Tuesday, February 17, 2009



Many people confuse the offices of controller & treasurer. The chief financial officer, vice president, typically oversees both the controllership & treasurership functions. The financial executives institute, an association of corporate treasurers & controllers, distinguishes their functions as fellows:

a. Planning & Control a. Provision of capital
b. Reporting & interpreting b. Investor relations
c. Evaluating & Consulting c. Banking & custody
d. Government reporting d. Credit & collections
e. Protection of assets e. Investments
f. Economic appraisal f. Insurance
g.Tax administration g. Short-term financing.

NOTE: How managerial cost accounting is the controller’s primary means of implementing the first three functions of controllership.
The treasurer is the financial executive who is primarily responsible for obtaing investment capital and managing cash. We will not dwell at length on the treasurer’s functions. As the seven points indicate, treasurers are concerned mainly with financial, as distinguished from operating, problems. The exact division of various accounting and financial duties obviously varies from company to company.
The controller is the financial executive who is primarily responsible for both management accounting & financial accounting. The controller has been compared to the ship navigator. The navigator with the help of specialized training assists the captain. Without the navigator, the ship may founder on reefs or miss its destination entirely, but the captain exerts the right to command. The navigator guides and informs the captain as to how well the ship is being steered. This navigator role is especially evident in point 1 through 3 of the controller’s functions.
The word controller is applied to various accounting positions. The stature & duties of the controller vary from company to company. In some firms the controller is little more than a glorified bookkeeper who compiles data primarily for conventional balance sheets and Income statements. In other firms for e.g. General Electric-Controllers are key executives who aid management planning and control in about two hundred subdivisions. In most firms the controller’s status is somewhere between these two extremes. For example, controller’s opinions on the tax implications of certain management decisions may carefully weighed, yet their opinions on the other aspects of these decisions may not be sought.
Whatever the title, the controller the controller is viewed in this article as the chief management accounting executive .The point of terminology here is that the modern controller dose not do any controlling in terms of line authority except over this or her own department. Yet the modern concept of controllership maintains that the controller dose control in a special sense. That is, by reporting and interpreting relevant data, the controller exerts a force or influence that impels management toward logical decisions consistent with objectives.
In sum, the modern controller plays a “two-count” role in organizations. The first count is responsibility to top management for the integrity (reliability) of the financial reports of the subunits. The second count is responsibility for helping the subunit managers in planning and controlling operations.
Therefore controllers must balance their independence and objectivity against their necessary Involvement in assisting line managers. Thus, finance functions tend to start where accounting one ends. In the United States of America, for instance, the accounting function in an organization is usually performed by someone called the controller. The person is usually an accounting graduate who has qualified professionally as Certified Public Accountant (CPA). He works under a Vice president (finance) or Director of Finance, who may or may not have been a controller. Similarly, the finance function is performed by someone with a title of “Treasurer”. The person is usually a graduate of finance with many years of experience and has professionally qualified as Chartered Financial Analyst (CFA). Like the controller, the treasurer reports to the vice president (finance) or Director of Finance who may or may not have been a treasurer. This is to say that the vice president (Finance) would once have been a controller or a Treasurer.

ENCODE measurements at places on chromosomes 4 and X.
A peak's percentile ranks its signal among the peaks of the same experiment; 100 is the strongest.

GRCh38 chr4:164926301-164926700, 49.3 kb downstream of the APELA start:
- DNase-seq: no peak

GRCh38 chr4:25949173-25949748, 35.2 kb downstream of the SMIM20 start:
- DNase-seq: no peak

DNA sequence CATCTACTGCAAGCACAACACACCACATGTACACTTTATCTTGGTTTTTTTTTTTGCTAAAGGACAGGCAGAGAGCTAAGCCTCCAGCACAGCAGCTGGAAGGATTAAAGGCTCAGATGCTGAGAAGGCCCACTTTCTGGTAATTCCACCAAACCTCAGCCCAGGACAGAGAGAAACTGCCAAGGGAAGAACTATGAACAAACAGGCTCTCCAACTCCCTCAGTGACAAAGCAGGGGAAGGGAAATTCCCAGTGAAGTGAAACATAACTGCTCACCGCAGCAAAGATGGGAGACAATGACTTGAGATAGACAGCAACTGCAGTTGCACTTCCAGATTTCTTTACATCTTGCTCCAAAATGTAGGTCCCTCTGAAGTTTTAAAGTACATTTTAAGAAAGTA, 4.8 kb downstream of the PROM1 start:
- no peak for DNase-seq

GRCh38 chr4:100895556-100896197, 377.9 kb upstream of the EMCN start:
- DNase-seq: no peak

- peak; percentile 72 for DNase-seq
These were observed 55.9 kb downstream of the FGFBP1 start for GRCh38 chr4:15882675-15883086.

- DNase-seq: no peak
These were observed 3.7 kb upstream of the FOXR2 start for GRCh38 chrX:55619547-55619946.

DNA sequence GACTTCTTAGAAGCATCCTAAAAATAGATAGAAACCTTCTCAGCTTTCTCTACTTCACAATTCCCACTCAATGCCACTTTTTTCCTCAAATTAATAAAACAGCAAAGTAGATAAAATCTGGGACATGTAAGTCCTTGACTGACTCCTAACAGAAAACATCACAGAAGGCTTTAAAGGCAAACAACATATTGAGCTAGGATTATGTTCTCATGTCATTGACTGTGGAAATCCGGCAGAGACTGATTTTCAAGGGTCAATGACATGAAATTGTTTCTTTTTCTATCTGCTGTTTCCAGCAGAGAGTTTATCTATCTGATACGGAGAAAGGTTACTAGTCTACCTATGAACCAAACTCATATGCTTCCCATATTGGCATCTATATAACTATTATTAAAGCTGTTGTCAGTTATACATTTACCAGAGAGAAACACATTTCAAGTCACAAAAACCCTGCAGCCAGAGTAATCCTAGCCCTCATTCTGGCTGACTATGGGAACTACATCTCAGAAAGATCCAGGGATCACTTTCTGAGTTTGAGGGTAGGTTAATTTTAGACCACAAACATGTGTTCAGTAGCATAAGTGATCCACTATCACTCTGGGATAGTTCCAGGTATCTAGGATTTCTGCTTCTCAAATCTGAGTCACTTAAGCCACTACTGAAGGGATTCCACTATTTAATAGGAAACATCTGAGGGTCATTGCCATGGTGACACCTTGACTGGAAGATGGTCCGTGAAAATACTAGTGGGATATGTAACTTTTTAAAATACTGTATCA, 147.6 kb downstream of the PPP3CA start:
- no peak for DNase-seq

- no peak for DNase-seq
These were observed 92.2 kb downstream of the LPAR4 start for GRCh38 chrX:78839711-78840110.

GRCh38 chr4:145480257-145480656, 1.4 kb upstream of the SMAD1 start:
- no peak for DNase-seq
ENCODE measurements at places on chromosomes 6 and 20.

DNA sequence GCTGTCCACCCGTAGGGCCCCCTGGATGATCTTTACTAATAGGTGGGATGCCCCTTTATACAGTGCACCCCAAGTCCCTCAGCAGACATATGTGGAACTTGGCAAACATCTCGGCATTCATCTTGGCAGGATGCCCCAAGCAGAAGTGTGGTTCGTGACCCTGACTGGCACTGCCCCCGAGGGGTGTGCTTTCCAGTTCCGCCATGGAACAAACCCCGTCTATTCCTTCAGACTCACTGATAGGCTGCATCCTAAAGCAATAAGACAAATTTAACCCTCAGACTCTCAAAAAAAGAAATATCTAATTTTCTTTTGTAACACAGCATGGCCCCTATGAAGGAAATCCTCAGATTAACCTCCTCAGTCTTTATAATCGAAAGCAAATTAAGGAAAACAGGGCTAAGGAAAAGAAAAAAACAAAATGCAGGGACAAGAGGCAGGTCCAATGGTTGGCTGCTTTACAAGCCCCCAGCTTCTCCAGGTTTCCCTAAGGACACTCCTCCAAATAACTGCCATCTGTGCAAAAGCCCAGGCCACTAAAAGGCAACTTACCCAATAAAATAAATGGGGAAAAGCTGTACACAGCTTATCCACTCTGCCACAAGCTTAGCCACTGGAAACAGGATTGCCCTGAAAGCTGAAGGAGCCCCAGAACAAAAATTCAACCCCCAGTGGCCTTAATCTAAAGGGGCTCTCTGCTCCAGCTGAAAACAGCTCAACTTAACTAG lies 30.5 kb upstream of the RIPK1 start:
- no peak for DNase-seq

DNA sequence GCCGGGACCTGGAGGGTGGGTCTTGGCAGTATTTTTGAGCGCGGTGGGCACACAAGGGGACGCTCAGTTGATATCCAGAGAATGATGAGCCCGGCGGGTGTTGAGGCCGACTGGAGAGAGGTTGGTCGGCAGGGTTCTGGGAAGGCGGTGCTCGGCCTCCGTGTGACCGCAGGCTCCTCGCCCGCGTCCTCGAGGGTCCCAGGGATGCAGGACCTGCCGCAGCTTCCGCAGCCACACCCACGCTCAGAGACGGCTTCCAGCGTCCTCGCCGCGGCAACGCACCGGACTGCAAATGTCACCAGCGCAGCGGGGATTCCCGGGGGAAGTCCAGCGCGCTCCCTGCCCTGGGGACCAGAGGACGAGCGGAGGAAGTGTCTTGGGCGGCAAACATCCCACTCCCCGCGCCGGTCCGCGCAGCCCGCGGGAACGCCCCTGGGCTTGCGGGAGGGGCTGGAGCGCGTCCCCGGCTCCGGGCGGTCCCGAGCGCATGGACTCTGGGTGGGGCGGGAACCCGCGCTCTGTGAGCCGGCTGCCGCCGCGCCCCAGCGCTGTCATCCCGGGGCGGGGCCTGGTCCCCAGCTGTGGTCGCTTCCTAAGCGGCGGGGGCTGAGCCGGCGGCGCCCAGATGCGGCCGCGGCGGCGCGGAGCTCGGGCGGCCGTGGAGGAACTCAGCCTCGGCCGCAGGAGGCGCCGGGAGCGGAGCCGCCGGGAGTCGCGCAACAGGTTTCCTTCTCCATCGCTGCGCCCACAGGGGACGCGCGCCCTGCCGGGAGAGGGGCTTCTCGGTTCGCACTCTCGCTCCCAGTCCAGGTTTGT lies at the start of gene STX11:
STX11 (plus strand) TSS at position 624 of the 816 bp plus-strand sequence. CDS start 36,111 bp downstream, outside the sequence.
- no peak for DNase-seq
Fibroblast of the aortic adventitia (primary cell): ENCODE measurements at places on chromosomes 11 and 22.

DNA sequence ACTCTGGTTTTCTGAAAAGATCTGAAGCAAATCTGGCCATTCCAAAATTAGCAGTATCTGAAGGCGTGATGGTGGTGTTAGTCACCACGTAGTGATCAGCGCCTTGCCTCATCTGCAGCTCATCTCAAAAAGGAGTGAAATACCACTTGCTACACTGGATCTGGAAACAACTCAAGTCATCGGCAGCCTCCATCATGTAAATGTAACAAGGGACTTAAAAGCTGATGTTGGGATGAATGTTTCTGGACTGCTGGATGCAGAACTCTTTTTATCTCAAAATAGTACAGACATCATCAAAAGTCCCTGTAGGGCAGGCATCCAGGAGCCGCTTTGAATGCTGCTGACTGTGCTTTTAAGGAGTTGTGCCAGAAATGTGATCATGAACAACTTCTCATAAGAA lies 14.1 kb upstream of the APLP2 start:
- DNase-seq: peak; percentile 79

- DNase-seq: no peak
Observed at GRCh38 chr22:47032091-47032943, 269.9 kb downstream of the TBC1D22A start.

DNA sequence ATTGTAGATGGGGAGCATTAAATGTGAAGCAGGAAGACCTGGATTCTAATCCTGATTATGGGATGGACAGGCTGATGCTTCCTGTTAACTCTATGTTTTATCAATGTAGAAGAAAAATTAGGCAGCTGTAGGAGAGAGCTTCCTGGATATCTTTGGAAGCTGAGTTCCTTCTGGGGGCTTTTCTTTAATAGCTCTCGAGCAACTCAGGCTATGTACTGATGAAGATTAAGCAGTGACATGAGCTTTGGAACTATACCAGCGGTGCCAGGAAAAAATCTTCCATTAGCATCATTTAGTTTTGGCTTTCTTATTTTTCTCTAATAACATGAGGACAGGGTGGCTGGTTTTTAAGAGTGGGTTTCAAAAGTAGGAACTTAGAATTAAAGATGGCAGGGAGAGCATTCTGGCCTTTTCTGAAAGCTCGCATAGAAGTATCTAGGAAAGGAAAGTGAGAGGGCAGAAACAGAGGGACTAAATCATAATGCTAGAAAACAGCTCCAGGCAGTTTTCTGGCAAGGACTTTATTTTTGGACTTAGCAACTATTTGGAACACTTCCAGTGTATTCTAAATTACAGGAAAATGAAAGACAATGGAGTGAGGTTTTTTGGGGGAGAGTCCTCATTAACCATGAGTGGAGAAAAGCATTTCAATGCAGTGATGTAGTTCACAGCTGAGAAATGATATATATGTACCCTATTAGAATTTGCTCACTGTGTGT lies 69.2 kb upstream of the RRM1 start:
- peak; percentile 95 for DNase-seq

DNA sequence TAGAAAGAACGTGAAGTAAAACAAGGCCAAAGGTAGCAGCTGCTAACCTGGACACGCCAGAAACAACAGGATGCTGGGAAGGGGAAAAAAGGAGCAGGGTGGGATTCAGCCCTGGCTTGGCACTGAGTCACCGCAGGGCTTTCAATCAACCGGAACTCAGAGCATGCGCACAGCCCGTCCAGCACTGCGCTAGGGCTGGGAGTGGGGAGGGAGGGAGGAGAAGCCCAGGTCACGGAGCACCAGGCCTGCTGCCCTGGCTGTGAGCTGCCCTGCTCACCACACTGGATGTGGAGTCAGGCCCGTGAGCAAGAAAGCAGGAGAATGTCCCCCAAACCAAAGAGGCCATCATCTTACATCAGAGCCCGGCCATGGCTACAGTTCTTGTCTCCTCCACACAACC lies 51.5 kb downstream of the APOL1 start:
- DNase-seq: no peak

Moreover, this arrangement is not common in Nigeria. What obtains here is that the post of Director of Finance tends to be occupied only by Chartered Accountants. This convention was borrowed from Britain where university degree programs in finance and accounting are relatively new compared to American experience. Though in Nigeria today, a graduate of finance and economics has as much chance as an accounting graduate to qualify as Chartered Accountant and consequently to perform as a director of finance.

It should be noted here that the title of “Treasurer” has not found support in Nigeria to the extent the controller has. The rationale for this could be the level of Nigeria’s economic development and indeed our British orientation. We borrowed a lot of from our colonial masters especially in the area of our organizational and educational arrangement. Fundamentally, the division of these functions as the Americans does would be essential in our fight against corruption and job effectiveness and efficiency. The management of money a valuable resource requires the separation of power and extra-ordinary skill on the part of the finance. I am of the opinion that who keeps record of money should not be in possession of money.


Aham Ikwumezie (2002) Introduction to Finance. Vee-Pee
Associates Owerri, Imo.
Pandy I.M. (1991) Financial Management, 8th edition.Vikas
Publishing House. PVT Ltd. New Delhi, India.
Weston, J.F. and Brigham, E. (1975) Managerial Finance,
5th edition. Dryhen Press, Hindale Illinois U.S.A.

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